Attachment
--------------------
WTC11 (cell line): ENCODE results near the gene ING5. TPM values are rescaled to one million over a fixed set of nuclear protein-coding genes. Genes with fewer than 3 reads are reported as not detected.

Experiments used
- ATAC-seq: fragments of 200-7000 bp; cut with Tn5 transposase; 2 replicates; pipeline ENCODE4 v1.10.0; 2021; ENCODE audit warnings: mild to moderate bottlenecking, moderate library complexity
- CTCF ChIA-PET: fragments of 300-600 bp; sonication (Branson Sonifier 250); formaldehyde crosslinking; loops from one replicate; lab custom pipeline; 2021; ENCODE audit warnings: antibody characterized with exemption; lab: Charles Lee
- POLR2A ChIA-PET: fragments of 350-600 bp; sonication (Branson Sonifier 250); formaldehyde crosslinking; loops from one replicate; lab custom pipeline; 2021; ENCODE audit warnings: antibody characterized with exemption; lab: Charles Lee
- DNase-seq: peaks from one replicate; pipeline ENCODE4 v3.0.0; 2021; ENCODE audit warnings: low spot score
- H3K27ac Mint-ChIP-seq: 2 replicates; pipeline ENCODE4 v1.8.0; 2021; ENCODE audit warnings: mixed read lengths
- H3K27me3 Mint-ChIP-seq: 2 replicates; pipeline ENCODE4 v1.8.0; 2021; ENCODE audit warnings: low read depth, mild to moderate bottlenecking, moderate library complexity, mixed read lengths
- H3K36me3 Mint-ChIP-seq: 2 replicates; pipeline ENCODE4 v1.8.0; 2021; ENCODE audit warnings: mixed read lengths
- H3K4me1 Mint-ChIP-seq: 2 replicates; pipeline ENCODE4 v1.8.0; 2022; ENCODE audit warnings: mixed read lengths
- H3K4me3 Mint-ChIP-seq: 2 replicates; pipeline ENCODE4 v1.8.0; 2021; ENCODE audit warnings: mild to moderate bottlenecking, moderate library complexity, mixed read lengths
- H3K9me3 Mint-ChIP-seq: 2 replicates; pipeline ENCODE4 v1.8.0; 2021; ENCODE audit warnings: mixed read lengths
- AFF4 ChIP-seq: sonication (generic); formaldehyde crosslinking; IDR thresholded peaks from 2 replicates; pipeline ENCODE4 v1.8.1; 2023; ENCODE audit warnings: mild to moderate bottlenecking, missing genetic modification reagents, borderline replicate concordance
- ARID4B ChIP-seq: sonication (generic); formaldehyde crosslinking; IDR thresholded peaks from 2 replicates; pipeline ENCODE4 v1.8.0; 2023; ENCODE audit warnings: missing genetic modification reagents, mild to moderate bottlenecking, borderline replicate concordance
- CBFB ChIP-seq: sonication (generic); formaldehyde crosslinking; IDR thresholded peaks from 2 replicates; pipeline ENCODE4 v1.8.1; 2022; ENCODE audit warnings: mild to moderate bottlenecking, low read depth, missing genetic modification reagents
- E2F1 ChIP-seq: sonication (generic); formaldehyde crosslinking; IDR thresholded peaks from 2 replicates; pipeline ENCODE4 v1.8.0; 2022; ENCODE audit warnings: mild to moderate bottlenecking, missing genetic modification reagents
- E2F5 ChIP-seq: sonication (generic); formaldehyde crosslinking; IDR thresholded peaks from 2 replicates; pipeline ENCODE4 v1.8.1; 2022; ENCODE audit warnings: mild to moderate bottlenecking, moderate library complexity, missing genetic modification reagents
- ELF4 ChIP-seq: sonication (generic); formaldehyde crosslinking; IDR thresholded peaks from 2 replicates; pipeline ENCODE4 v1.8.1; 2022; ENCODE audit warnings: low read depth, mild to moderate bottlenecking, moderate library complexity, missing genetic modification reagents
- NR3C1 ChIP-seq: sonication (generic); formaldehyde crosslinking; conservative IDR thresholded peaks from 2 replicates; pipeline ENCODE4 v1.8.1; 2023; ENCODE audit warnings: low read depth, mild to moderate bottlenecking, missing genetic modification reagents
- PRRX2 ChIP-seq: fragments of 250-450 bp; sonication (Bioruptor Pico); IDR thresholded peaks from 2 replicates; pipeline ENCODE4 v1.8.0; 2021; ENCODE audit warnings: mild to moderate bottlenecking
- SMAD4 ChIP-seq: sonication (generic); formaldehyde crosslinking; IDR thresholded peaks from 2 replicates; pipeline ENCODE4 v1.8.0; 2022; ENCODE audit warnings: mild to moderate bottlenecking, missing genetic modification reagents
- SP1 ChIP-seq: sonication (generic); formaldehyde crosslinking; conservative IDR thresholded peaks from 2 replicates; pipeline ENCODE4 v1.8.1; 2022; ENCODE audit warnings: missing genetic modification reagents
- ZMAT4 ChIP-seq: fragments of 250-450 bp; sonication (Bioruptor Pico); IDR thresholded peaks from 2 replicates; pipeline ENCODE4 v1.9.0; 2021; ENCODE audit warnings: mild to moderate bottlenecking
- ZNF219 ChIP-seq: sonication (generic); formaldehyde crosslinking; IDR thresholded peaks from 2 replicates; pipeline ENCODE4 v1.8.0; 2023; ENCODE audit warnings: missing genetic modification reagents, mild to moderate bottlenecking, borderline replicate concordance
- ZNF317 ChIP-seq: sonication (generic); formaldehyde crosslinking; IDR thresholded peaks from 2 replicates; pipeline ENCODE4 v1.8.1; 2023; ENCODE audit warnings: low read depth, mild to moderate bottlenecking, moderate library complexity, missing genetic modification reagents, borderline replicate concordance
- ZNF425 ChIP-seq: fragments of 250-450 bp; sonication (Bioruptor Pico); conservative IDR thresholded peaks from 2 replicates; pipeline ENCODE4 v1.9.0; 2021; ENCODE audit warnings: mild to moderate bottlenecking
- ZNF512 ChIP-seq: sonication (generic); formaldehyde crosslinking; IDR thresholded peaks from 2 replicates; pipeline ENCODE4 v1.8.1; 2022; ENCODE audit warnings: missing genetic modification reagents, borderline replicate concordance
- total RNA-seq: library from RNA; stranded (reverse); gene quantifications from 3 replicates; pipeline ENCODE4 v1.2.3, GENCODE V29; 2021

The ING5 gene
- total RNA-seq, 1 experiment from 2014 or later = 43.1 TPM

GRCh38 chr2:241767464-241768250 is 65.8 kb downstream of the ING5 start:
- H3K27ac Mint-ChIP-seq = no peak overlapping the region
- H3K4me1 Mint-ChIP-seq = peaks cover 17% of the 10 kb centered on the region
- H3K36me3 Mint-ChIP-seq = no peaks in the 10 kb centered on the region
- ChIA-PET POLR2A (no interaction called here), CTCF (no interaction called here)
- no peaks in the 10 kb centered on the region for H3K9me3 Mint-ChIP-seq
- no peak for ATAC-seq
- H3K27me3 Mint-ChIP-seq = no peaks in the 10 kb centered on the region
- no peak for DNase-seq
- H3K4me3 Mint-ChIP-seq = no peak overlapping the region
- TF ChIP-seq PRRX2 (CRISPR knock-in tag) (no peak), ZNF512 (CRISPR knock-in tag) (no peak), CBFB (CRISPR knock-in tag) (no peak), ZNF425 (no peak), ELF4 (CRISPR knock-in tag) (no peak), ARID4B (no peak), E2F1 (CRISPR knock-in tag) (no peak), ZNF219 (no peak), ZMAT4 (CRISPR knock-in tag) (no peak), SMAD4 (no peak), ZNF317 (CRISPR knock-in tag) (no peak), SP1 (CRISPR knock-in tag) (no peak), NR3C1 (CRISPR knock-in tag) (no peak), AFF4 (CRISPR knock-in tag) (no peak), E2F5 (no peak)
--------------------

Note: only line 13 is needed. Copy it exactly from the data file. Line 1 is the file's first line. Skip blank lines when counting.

- AFF4 ChIP-seq: sonication (generic); formaldehyde crosslinking; IDR thresholded peaks from 2 replicates; pipeline ENCODE4 v1.8.1; 2023; ENCODE audit warnings: mild to moderate bottlenecking, missing genetic modification reagents, borderline replicate concordance